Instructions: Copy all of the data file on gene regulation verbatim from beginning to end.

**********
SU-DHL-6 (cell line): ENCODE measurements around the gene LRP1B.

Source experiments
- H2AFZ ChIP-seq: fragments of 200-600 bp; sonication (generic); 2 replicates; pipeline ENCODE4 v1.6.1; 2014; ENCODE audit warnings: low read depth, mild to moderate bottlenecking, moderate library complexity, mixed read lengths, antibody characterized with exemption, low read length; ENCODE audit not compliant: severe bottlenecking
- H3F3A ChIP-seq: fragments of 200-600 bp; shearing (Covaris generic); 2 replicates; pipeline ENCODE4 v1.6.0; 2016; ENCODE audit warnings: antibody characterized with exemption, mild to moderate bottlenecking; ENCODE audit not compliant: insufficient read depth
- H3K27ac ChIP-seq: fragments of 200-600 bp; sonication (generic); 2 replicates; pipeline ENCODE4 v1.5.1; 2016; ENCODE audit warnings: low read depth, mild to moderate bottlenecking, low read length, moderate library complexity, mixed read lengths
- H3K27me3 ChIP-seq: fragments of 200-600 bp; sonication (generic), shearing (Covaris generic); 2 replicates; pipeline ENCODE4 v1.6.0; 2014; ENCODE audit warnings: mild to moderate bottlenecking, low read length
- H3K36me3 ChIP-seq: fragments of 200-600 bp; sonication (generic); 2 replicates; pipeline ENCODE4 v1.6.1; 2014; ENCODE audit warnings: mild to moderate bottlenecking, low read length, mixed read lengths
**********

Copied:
SU-DHL-6 (cell line): ENCODE measurements around the gene LRP1B.

Source experiments
- H2AFZ ChIP-seq: fragments of 200-600 bp; sonication (generic); 2 replicates; pipeline ENCODE4 v1.6.1; 2014; ENCODE audit warnings: low read depth, mild to moderate bottlenecking, moderate library complexity, mixed read lengths, antibody characterized with exemption, low read length; ENCODE audit not compliant: severe bottlenecking
- H3F3A ChIP-seq: fragments of 200-600 bp; shearing (Covaris generic); 2 replicates; pipeline ENCODE4 v1.6.0; 2016; ENCODE audit warnings: antibody characterized with exemption, mild to moderate bottlenecking; ENCODE audit not compliant: insufficient read depth
- H3K27ac ChIP-seq: fragments of 200-600 bp; sonication (generic); 2 replicates; pipeline ENCODE4 v1.5.1; 2016; ENCODE audit warnings: low read depth, mild to moderate bottlenecking, low read length, moderate library complexity, mixed read lengths
- H3K27me3 ChIP-seq: fragments of 200-600 bp; sonication (generic), shearing (Covaris generic); 2 replicates; pipeline ENCODE4 v1.6.0; 2014; ENCODE audit warnings: mild to moderate bottlenecking, low read length
- H3K36me3 ChIP-seq: fragments of 200-600 bp; sonication (generic); 2 replicates; pipeline ENCODE4 v1.6.1; 2014; ENCODE audit warnings: mild to moderate bottlenecking, low read length, mixed read lengths